We created a Tribe spinoff band, Lost Tribe […] See, for quite a while Trinidad Carnival and its costumes have been evolving, but evolving in such a way that the older school of design wanted to get back to the original costumes and themes. And we felt there was a place for that, for costumes that were more thematic than bikini and beads, more craft and design […] the costumes are made with a lot more fabric and they are larger and they stick to an artistic and beautiful theme.

In speaking with Global Voices by telephone, however, Boisselle disagreed that the direction in which Trinidad and Tobago Carnival is heading is “evolution”:

I'm into costuming and representation. Designers will counter that the new genre of costume is abstract, or an allusion to its subject, and they're entitled to that — it's their intellectual property. I'm not telling anyone not to play mas’ or how to spend their money, and I understand that bands need to pay for trucks and music and other necessary elements to create a good experience, but I as a consumer will exercise my right not to purchase, a right which extends to all consumers of good and services.

She is not a Carnival scrooge either: Queen of Carnival costumes, depending on how ornate they are, can range anywhere from TTD 30-120,000 (USD 4,400-17,647). In addition, feathers, which feature in most of the costumes in question, are an expensive material, even more so since the pandemic disrupted regular supply chains. Still, Boisselle maintained, “the maths not mathsing”:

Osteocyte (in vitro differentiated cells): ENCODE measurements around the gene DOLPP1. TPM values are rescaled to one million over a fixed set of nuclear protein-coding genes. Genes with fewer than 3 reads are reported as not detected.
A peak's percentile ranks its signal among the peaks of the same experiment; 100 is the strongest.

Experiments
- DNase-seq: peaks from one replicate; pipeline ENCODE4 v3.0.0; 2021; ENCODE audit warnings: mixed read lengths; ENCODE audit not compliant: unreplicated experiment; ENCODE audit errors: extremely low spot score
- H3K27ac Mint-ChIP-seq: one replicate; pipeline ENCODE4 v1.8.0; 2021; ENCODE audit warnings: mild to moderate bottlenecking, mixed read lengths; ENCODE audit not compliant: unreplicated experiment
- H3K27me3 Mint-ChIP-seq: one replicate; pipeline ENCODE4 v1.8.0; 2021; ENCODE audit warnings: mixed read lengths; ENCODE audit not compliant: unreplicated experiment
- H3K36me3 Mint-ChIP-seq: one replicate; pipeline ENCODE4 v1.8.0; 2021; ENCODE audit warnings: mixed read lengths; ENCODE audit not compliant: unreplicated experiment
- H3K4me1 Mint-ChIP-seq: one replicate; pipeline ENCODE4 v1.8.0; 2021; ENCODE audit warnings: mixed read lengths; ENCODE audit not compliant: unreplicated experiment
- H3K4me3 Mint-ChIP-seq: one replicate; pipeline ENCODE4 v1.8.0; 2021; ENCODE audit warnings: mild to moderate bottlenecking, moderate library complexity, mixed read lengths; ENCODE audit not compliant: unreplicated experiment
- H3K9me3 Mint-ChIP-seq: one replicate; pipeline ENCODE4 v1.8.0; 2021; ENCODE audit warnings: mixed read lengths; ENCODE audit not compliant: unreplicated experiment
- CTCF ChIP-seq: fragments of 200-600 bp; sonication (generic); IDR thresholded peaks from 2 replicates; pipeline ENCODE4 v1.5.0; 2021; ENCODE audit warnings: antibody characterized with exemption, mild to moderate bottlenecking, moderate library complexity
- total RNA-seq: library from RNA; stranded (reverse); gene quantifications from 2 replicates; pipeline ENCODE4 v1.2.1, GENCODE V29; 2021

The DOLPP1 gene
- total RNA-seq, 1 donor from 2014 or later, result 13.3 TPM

Take your most basic backline costume: headpiece, bathing suit, arm and leg bands. If you're charging TTD 6,500 for it [USD 955], even if you allocate TTD 2,500 [nearly 40 percent] of that cost to cover music, food, security, etc., how can you tell me that the costume is worth TTD 4,000 [USD 588]?

Sean Emamdee, a member of the Trinbagonian diaspora, is a longtime Carnival aficionado who has played individual costumes with Bliss since the band's inception. On a WhatsApp call, he told Global Voices:

To me, it's worth it. I indulge in my culture once a year, and I prefer to pay more for a costume that I feel gives me more bang for my buck. Yes, prices, including airfare and accommodation, are going up, but you can't put a price on memories. I have a great time, and I don't have to leave the band for anything.

He does acknowledge, however, that with age, people's priorities shift:

A lot of my friends who are homeowners, or parents, or both, are now choosing to take a family trip or do house upgrades rather than spend it on a two-day Carnival experience.

In a free and open market, masqueraders have the right to participate in the festival in whichever way they choose. Once the demand is there, prices may well continue to escalate as band leaders try to find ever more innovative ways in which to enhance the Carnival experience. As Boisselle acknowledges, “Those who love that type of mas’ can say so — and patronise it — and those who don't appreciate it can express their feelings as well, once it's done respectfully.” That tolerance and togetherness, despite differences, embodies the spirit of Carnival.